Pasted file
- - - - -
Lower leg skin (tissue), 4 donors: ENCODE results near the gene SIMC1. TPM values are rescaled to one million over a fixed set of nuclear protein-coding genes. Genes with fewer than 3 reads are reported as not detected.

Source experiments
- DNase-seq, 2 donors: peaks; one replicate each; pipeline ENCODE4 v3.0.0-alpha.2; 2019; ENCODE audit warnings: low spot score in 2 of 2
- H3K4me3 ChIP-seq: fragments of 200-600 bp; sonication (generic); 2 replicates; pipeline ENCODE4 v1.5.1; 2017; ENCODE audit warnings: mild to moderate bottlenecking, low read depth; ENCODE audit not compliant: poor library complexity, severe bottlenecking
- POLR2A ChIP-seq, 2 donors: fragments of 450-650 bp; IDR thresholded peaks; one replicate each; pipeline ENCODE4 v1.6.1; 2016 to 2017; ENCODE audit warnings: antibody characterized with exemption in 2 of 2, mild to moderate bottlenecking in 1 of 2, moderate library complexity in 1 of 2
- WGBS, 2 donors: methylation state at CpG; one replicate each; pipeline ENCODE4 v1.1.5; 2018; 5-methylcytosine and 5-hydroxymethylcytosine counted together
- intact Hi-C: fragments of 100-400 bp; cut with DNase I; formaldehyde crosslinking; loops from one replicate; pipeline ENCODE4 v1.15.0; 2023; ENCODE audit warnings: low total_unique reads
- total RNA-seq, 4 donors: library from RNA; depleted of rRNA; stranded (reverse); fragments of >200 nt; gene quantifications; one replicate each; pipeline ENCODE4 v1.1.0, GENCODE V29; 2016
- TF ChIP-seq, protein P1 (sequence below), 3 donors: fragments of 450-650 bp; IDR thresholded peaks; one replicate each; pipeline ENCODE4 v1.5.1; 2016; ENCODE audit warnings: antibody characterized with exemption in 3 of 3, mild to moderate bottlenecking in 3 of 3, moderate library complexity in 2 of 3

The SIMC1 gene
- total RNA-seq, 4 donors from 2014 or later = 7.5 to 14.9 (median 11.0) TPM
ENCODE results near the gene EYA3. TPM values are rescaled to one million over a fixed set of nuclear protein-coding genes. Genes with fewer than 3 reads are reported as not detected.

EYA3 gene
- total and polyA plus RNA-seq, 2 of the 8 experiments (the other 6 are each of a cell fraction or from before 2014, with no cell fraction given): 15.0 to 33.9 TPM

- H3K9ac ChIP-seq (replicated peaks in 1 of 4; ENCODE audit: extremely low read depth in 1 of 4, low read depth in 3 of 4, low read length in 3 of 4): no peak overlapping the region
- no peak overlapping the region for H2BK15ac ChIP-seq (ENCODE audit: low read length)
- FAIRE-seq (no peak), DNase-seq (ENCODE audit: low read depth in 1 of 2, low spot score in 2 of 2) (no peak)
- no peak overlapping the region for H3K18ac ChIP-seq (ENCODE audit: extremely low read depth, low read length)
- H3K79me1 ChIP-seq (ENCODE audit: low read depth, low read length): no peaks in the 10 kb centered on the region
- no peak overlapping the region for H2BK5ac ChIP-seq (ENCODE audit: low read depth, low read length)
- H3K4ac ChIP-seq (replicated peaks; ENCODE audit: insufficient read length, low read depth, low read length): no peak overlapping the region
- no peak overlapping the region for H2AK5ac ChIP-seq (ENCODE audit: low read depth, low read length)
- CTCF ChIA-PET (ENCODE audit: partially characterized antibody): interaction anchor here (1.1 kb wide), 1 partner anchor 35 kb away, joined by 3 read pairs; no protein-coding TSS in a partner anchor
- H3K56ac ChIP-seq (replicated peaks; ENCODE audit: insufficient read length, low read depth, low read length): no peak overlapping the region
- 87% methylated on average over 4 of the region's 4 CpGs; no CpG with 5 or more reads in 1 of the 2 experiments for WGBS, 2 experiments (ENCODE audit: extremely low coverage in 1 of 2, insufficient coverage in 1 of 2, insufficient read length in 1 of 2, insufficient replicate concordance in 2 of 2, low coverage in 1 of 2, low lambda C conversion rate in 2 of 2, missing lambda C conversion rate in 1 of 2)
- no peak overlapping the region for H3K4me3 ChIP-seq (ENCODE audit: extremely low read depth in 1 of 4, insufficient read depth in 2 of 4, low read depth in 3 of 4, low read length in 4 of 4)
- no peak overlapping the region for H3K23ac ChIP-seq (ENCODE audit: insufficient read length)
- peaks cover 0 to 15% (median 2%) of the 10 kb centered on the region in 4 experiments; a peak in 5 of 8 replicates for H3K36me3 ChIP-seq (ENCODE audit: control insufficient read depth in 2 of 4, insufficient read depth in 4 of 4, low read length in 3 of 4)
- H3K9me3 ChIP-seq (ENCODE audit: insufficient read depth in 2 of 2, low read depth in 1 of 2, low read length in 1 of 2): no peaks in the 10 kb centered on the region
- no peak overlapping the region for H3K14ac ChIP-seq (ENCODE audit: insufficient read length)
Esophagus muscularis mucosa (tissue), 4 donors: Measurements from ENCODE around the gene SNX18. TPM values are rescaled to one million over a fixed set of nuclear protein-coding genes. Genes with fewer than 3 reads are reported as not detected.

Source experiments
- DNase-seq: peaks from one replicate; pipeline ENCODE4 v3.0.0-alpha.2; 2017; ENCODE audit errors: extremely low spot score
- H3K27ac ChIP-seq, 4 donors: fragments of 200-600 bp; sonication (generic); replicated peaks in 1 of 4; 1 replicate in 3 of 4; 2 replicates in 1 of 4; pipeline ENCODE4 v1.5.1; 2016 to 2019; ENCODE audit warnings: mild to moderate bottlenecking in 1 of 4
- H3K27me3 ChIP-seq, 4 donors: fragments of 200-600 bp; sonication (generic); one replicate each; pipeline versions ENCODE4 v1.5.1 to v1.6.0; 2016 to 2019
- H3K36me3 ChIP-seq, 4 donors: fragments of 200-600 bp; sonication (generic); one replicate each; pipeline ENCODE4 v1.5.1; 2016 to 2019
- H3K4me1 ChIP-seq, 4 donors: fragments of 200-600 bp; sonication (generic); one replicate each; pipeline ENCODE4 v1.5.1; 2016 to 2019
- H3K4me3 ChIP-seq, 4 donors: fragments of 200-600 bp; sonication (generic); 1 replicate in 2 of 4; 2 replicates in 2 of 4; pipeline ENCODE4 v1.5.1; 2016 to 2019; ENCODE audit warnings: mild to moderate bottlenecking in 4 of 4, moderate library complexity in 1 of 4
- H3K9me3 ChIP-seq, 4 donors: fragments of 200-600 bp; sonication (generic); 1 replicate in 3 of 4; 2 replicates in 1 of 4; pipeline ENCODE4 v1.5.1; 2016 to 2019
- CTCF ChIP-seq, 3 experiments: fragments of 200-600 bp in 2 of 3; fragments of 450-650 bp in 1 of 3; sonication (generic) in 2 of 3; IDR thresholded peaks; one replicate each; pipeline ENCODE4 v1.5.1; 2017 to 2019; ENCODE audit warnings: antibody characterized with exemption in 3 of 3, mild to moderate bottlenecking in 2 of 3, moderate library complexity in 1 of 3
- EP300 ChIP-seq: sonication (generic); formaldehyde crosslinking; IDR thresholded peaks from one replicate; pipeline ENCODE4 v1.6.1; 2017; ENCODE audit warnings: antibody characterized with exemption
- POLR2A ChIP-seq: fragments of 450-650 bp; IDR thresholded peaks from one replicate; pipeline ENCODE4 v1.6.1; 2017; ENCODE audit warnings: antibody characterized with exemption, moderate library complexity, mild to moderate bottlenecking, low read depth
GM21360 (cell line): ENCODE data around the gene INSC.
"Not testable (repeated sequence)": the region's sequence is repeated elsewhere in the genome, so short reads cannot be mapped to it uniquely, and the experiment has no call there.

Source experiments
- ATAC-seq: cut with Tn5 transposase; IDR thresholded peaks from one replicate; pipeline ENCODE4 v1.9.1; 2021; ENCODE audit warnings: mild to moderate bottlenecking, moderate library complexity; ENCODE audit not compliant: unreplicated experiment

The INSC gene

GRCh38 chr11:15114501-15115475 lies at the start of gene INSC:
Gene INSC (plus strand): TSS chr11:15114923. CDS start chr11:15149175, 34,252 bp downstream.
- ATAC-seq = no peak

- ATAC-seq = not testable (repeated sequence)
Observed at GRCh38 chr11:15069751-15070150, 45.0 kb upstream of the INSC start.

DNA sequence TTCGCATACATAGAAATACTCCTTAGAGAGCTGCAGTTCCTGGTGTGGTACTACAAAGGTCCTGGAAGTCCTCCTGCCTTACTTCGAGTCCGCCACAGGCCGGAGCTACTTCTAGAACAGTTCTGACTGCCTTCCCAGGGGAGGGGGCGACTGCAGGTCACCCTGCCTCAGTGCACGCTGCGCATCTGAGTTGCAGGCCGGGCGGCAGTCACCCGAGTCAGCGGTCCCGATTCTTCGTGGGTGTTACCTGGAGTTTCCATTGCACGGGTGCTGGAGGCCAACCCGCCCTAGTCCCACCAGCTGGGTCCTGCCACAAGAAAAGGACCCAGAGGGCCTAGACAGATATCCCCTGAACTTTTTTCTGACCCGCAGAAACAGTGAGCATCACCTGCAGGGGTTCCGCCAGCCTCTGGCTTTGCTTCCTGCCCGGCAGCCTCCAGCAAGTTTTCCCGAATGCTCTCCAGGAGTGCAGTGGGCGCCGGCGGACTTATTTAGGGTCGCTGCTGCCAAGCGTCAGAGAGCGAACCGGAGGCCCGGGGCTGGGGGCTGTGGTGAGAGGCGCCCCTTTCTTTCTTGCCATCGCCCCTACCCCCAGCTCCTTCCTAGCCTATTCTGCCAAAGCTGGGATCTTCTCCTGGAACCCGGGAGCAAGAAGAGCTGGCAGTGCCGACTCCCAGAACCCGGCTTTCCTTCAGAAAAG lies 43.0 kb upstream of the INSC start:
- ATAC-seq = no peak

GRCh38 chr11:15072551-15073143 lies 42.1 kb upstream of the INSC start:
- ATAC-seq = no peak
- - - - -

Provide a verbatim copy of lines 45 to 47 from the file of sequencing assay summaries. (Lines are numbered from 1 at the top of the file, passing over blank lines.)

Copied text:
Source experiments
- ATAC-seq: cut with Tn5 transposase; IDR thresholded peaks from one replicate; pipeline ENCODE4 v1.9.1; 2021; ENCODE audit warnings: mild to moderate bottlenecking, moderate library complexity; ENCODE audit not compliant: unreplicated experiment

The INSC gene